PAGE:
Now another option for those who would prefer not to invest in bike cases would be to use regular cardboard boxes. Most cycling stores will give them to you for free so the cost will definitely be minimal. There are two main challenges that I see with this approach. To start, it’s a cardboard box and I’m not sure that I trust a cardboard box to keep my expensive bike protected in the hands of baggage handlers at airports. We’ve all had horror stories about our regular bags, let alone about a device that is often worth several thousands of dollars. The second important thing to remember is that even though you will put the best of efforts in packing your box properly, TSA agents will open your box and inspect it manually. Since large boxes and bags cannot go through X-Ray machines, they will be inspected manually. Unfortunately, TSA agents – though full of great intentions I’m sure – won’t put back your bike in the way you carefully prepared it. This problem will often be compounded by the fact that the bike won’t always fit exactly to the cardboard box you plan to use leaving the inspectors no choice but to jam the bike back in there…not something I really want to even think about.
Packing the bike
Now that we’ve talked about bike cases, there are a few tips to packing your bike which can both increase the odds of your bike getting there safely as well make sure you have everything you need to put it back together later.
- Foam: Putting some foam around the major components of your bike will help protect it. Any bike store will be glad to get rid of their old foam if you ask them. I put some foam around each of the major tubes of the bike including the fork as well as the crank arms and the handlebars. There is usually no need to tape these pieces of foam as they all come in different sizes. If you grab a sufficient variety from the store there will be a piece for each of your component.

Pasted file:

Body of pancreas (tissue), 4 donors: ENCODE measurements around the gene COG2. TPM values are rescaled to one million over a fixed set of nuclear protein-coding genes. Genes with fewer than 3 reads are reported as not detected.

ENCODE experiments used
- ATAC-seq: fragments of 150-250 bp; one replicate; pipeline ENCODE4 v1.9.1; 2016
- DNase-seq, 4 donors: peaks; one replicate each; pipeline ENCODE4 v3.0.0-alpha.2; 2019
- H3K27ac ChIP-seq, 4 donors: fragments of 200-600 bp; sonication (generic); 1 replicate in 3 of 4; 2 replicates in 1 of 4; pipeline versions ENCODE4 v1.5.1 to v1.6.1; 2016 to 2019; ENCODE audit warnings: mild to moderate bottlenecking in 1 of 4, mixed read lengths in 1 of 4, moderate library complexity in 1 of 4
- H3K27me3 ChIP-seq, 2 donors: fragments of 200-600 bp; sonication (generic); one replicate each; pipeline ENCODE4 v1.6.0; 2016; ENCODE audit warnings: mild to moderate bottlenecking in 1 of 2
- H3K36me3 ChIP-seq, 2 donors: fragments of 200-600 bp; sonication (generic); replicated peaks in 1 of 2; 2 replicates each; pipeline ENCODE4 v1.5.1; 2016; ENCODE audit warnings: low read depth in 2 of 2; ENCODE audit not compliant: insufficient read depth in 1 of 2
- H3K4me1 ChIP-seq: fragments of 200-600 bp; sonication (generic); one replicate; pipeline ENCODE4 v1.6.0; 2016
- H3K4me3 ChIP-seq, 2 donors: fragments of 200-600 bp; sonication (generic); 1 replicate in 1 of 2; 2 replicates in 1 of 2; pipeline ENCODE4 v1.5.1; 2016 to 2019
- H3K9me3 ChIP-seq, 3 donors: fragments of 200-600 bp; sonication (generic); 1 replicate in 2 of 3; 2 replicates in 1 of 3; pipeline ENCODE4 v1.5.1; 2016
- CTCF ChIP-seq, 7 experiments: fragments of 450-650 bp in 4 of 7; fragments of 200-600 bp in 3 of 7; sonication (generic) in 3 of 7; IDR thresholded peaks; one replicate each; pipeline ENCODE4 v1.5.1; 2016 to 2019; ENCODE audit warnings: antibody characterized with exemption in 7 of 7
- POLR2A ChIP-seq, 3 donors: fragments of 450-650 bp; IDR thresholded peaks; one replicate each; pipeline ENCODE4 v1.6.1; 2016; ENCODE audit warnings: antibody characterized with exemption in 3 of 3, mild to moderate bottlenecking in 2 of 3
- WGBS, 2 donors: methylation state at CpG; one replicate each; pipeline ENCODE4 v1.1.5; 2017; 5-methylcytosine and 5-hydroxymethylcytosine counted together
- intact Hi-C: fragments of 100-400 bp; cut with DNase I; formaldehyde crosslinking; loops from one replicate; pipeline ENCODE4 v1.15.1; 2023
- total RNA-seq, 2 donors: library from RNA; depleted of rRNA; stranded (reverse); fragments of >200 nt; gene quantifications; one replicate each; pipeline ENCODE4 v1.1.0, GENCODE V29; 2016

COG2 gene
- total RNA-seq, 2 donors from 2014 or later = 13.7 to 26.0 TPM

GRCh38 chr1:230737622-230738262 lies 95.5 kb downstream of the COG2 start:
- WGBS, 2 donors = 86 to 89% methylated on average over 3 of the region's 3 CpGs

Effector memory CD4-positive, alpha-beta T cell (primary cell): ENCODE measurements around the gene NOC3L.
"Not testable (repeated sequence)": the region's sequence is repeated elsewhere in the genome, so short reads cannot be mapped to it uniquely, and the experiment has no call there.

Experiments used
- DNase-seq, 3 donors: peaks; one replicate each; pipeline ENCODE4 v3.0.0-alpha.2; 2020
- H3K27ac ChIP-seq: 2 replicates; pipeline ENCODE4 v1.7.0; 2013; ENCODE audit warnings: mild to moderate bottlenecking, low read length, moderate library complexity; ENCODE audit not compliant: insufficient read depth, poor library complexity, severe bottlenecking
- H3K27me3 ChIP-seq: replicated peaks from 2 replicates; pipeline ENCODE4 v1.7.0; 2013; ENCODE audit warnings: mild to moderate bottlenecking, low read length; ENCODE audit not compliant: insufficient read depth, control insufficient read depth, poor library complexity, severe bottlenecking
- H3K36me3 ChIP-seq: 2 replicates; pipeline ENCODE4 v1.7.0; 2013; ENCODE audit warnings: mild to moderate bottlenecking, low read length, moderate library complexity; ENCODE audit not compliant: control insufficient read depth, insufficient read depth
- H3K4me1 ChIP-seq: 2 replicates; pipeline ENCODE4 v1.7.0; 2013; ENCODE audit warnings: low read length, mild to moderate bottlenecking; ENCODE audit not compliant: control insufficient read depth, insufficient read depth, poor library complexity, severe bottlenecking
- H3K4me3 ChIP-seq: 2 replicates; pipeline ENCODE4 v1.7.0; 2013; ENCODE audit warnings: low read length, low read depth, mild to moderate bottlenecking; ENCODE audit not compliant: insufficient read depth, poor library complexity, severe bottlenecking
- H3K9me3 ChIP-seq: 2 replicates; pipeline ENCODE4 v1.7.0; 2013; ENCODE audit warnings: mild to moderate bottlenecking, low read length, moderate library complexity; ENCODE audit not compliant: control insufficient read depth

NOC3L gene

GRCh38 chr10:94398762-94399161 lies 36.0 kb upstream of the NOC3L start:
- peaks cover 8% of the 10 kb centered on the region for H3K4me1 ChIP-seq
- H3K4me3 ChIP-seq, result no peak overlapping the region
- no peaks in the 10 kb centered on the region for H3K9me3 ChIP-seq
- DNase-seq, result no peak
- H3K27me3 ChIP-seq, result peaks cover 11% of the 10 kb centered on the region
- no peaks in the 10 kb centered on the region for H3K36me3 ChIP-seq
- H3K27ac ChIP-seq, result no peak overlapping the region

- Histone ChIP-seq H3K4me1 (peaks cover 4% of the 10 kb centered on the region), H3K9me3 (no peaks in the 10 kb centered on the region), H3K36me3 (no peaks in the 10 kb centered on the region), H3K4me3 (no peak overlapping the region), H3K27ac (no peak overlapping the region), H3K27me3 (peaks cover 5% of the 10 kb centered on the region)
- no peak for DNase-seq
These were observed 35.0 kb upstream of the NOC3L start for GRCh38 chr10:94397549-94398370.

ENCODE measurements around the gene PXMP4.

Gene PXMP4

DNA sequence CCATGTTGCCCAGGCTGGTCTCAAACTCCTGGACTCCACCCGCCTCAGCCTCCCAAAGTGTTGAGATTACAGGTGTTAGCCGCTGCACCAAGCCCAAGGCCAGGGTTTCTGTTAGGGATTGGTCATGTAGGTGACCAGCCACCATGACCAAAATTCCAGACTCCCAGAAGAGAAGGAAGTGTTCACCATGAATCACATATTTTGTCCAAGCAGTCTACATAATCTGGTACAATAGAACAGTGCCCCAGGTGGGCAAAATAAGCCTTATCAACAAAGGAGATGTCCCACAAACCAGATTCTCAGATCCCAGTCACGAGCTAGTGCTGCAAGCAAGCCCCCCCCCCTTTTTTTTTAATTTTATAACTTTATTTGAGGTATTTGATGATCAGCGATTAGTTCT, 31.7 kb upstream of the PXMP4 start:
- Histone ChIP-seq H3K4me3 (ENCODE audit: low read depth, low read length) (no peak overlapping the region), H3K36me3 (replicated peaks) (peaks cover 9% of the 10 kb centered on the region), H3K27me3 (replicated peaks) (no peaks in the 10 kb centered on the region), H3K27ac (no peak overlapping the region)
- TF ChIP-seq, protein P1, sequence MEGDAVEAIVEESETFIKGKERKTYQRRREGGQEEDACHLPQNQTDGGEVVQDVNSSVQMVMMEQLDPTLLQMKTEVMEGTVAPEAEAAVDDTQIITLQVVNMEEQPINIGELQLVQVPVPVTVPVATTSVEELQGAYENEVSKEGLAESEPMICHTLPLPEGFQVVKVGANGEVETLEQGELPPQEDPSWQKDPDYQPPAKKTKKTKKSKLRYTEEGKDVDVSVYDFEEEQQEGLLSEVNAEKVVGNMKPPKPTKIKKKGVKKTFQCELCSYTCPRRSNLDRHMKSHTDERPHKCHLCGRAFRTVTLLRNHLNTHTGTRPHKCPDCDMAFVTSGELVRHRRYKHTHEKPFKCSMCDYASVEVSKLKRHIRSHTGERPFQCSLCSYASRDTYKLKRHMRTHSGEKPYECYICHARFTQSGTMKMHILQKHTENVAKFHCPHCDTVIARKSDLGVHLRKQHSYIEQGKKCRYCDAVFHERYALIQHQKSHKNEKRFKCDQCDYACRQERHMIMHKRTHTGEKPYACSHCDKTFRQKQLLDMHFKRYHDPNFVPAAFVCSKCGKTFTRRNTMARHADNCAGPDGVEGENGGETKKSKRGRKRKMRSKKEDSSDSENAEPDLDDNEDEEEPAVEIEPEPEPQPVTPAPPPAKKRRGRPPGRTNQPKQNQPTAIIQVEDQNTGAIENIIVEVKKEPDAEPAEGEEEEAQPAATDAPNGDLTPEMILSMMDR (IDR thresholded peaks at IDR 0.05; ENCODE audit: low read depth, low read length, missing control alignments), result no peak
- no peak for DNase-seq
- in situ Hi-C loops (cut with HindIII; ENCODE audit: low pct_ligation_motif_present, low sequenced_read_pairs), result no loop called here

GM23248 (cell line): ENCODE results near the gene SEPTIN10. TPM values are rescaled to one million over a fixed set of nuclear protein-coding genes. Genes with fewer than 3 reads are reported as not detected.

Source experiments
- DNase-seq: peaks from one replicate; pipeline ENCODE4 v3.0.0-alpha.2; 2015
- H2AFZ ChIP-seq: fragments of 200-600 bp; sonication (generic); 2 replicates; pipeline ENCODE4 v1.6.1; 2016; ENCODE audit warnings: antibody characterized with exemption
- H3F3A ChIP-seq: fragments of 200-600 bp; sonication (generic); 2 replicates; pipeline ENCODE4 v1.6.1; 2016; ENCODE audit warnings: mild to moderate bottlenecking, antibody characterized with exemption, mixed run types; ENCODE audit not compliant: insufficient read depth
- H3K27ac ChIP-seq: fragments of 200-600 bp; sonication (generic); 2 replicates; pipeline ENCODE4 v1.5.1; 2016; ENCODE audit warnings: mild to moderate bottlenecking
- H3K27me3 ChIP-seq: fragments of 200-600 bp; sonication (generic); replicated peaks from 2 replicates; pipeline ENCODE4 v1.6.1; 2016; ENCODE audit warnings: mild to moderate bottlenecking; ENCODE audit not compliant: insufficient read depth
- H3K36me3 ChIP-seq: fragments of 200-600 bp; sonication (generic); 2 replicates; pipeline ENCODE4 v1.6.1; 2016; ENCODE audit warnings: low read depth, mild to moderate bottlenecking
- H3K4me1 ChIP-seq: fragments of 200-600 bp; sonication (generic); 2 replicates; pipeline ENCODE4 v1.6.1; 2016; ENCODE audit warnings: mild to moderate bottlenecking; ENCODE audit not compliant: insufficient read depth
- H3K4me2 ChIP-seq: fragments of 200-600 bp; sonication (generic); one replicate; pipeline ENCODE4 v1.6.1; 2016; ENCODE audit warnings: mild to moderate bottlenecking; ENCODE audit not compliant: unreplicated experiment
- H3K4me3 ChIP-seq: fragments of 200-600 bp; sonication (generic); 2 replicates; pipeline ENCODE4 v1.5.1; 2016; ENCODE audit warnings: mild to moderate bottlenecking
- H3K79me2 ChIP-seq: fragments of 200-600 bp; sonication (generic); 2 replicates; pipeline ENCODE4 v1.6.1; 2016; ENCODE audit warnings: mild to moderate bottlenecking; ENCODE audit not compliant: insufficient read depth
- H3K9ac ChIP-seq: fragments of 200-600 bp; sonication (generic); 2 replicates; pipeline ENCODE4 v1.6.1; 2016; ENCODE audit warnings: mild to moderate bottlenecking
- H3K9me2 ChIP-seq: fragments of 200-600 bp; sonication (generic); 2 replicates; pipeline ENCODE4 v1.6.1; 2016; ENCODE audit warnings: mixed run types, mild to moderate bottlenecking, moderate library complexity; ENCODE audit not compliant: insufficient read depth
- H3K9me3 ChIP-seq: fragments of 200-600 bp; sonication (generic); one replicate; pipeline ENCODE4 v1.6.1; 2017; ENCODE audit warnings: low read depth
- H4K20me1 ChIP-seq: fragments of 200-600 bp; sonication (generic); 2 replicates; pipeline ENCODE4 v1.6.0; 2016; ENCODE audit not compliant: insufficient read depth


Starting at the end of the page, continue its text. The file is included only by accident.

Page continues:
- Tools: It’s happened to me to get to my location only to find out that I forgot one of the major tools to put it back together. As a way to remember all those tools, I make sure that I pack everything in a segregated area. Once everything is packed, any tool or spare part in that area goes in the box – I don’t even ask myself whether I need it. That way there is no question whether you need it for later or not. Remember as well that in some cases you may not need a certain tool to put the bike together but you will need it to break it down for the return trip. I’m thinking specifically about pedals wrenches.
- Bike pump: Always bring a bike pump with you! For traveling I’ve purchased a small pump just in case there isn’t one at my destination. While it’s difficult to pump a bike with a small pump at times it’s better than nothing. I’ve shown up in locations that didn’t have bike pumps or at races where the line was simply too long to use before the event. Even if you are like me and you rely on CO2 cartridges, those run out quickly.